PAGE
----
As more and more Hong Kong people frequent the cities of the Pearl River Delta, buying flats there and going for weekends and holidays, a new area of employment has been created for migrant workers – the beauty and massage business. The female migrant workers, who come mostly from poor rural villages in inland provinces, consider themselves much better off as beauticians or masseuses than the factory workers.
According to the mainland news media, there are about 30,000 to 40,000 massage workers working in some 3,000 massage parlours in Shenzhen alone. The massage workers are mostly women and come from all over China. Many of them suffer from swollen fingers and skin diseases, but neither they nor their employers tend to pay much attention to these widespread occupational health hazards.
Xiao Mei, 20, and Mei Lan, 18, who come from rural villages in neighbouring Guangxi Zhuang Autonomous Region and Hunan Province respectively, said many girls in their home villages are keen to find jobs in massage parlours in Guangdong rather than working in factories.
The girls are both working at a massage parlour in Zhengmutou Town, in Dongguan City, Guangdong Province. They told CLB that they felt lucky to have their present jobs, compared to those working in the factories where health problems and wage arrears are common.
"We can't say we are leading a very good life here, but we are much better off than factory workers. Working in the factory is so dirty. We'd rather serve clients in beauty centres and foot massage parlours. Also, sometimes we might get small tips."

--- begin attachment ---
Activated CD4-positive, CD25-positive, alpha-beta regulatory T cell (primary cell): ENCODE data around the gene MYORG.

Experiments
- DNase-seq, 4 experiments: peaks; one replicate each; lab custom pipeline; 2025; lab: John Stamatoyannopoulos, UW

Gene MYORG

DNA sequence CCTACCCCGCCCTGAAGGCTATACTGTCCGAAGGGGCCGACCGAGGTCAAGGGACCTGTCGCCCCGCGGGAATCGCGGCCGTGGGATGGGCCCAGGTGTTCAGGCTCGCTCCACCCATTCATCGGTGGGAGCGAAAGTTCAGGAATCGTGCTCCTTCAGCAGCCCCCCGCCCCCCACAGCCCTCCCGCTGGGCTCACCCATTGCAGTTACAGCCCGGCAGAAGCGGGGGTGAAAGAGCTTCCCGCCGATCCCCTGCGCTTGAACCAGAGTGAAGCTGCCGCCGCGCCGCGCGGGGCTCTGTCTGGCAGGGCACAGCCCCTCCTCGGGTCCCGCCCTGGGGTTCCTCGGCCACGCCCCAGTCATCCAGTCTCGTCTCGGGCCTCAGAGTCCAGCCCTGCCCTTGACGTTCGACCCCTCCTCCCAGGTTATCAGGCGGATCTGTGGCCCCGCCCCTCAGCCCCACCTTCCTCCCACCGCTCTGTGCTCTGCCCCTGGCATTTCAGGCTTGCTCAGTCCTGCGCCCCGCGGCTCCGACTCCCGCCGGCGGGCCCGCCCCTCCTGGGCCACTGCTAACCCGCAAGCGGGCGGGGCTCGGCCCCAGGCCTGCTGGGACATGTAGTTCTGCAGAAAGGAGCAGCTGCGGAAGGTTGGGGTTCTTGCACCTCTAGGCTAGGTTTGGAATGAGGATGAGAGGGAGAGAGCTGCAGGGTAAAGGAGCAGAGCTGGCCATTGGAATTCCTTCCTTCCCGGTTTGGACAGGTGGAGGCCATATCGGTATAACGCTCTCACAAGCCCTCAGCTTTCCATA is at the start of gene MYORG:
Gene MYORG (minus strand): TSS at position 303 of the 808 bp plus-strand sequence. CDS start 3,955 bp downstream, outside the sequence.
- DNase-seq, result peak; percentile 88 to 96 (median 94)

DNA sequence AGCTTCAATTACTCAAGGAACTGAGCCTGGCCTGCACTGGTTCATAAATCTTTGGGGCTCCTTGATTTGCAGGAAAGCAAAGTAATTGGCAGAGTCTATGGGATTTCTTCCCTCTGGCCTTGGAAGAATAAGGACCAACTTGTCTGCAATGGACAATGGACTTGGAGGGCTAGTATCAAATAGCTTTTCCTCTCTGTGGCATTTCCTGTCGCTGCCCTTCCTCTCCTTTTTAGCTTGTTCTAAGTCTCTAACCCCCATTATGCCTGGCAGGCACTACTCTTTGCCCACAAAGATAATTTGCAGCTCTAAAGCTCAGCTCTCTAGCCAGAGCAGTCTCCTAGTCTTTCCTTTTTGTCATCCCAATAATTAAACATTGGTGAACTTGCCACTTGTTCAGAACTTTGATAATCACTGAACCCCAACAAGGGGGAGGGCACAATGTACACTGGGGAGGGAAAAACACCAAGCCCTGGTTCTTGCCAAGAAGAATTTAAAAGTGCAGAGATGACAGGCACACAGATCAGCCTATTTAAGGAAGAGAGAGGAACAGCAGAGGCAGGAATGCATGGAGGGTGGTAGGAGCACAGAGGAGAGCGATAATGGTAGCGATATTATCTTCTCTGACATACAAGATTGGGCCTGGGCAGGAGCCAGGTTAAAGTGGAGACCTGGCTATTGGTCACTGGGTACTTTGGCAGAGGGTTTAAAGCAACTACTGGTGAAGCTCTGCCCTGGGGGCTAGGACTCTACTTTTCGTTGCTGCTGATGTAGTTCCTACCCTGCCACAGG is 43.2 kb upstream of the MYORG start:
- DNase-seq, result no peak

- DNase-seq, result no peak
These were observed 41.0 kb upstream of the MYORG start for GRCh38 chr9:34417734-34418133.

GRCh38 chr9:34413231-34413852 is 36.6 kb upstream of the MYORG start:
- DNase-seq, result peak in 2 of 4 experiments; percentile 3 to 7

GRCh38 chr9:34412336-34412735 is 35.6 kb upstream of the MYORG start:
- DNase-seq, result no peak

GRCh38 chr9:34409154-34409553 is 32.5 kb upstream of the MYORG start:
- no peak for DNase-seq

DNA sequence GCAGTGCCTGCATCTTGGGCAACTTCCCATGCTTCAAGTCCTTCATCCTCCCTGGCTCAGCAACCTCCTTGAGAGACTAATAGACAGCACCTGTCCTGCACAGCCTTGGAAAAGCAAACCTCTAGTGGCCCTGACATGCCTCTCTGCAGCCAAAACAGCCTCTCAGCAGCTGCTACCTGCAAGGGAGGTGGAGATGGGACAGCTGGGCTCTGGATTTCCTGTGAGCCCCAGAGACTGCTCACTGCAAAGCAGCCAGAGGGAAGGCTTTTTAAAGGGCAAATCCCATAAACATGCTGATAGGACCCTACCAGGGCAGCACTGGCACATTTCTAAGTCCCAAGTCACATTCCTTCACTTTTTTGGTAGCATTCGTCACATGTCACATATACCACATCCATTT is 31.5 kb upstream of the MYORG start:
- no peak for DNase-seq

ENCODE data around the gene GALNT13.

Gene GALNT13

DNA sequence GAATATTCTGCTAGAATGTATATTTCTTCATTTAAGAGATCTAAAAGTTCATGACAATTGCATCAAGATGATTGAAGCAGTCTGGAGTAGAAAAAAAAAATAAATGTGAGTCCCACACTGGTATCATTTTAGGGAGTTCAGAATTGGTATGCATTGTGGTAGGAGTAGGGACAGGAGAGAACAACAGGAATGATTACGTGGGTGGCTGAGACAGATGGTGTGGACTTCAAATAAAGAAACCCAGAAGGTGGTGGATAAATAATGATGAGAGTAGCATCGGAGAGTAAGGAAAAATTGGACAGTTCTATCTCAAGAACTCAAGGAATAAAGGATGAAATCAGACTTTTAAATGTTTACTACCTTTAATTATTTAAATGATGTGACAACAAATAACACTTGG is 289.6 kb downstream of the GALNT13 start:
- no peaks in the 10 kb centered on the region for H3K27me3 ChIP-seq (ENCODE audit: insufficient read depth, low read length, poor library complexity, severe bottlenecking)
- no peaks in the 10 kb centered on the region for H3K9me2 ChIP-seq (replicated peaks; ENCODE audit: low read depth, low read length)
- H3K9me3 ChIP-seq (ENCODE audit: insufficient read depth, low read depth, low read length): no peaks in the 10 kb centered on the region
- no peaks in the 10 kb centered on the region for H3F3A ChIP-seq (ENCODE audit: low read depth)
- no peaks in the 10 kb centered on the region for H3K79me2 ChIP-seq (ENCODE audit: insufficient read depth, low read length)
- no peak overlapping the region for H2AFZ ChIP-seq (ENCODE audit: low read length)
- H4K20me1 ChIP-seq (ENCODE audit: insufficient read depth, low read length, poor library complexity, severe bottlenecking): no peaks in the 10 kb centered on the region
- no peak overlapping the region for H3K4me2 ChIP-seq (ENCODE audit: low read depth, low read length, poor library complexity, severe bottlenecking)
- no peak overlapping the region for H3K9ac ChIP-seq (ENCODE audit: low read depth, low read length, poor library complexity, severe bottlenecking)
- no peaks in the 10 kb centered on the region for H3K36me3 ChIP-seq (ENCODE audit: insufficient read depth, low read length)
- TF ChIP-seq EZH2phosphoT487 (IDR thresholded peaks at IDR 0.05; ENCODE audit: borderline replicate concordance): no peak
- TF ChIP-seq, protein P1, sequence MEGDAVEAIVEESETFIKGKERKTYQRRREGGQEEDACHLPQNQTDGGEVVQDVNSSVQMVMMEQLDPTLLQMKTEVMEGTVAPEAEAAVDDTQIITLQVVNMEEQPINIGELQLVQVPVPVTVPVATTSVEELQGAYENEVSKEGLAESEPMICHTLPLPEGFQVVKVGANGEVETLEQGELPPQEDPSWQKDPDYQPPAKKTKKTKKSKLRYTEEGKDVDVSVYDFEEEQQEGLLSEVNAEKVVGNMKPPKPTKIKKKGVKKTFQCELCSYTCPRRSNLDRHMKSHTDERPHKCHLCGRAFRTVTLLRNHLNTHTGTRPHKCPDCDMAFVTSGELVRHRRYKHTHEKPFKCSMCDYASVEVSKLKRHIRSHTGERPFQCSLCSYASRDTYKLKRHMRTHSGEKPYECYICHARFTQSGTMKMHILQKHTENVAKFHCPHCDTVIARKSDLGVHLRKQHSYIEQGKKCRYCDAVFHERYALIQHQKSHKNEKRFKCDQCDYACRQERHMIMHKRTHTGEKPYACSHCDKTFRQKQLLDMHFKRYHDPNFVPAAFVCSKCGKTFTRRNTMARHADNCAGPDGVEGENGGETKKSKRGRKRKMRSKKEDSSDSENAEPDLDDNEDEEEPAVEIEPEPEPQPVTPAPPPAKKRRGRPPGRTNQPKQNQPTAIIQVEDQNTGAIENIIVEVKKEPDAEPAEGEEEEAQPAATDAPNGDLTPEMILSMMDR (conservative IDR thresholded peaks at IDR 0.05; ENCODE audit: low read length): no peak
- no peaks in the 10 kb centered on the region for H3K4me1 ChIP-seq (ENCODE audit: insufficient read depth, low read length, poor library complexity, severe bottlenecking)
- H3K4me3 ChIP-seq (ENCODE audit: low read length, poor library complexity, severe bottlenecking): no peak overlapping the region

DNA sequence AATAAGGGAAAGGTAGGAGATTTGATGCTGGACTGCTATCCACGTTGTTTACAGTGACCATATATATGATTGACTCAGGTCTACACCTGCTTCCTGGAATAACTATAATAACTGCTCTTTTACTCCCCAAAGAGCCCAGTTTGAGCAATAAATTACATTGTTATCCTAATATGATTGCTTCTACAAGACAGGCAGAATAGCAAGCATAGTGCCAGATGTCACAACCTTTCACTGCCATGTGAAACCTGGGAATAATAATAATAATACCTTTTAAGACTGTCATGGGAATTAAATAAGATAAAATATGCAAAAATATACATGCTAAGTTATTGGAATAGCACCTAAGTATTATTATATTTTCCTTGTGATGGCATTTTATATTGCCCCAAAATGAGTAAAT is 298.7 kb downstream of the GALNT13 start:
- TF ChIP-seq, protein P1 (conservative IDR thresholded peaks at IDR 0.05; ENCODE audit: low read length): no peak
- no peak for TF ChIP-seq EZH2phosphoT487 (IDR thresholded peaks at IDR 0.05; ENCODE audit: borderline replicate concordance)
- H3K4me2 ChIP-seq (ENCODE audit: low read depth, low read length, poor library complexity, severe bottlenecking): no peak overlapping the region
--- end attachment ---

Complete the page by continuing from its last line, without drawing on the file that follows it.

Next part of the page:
It may be a better working environment than the factories, but how much better? What is the reality?
The girls work about 13 hours a day, between 10 AM and 1 AM, six days a week, in exchange for a monthly wage of about 600 Yuan. "I feel totally exhausted after work everyday. My fingers, my hands, and my back are so sore after serving about 10 clients each day," says Xiao Mei. Mei Lan says she needs to buy a lot of Chinese medical balm to soothe her sore and painful hands.
Asked if their employer offers them any medical insurance or social security, the girls looked surprised at the question and said they had never expected their boss would do that for them. "Of course it would be great if our boss provided us with these benefits, but nobody in the massage parlour has ever complained about not having them. We simply don't expect it," says Mei Lan.
Compared with the severe health and safety risks of working in chemical plants or coalmines in mainland China, the occupational health problem facing massage workers are relatively minor and so have attracted little public attention. The employers and even the masseuses themselves do not consider the problem worth addressing seriously.
Asked if any workers in the massage parlour had tried to get together with other masseuses to negotiate with their employer to fight for better occupational health protection, the girls again shrugged their shoulders and said: "Many masseuses just want to earn as much as they can and we often change employers and move to work for another parlour. Occupational health is not a major concern. After all, we are getting a more stable income than we would work in factories, and it is not so dirty."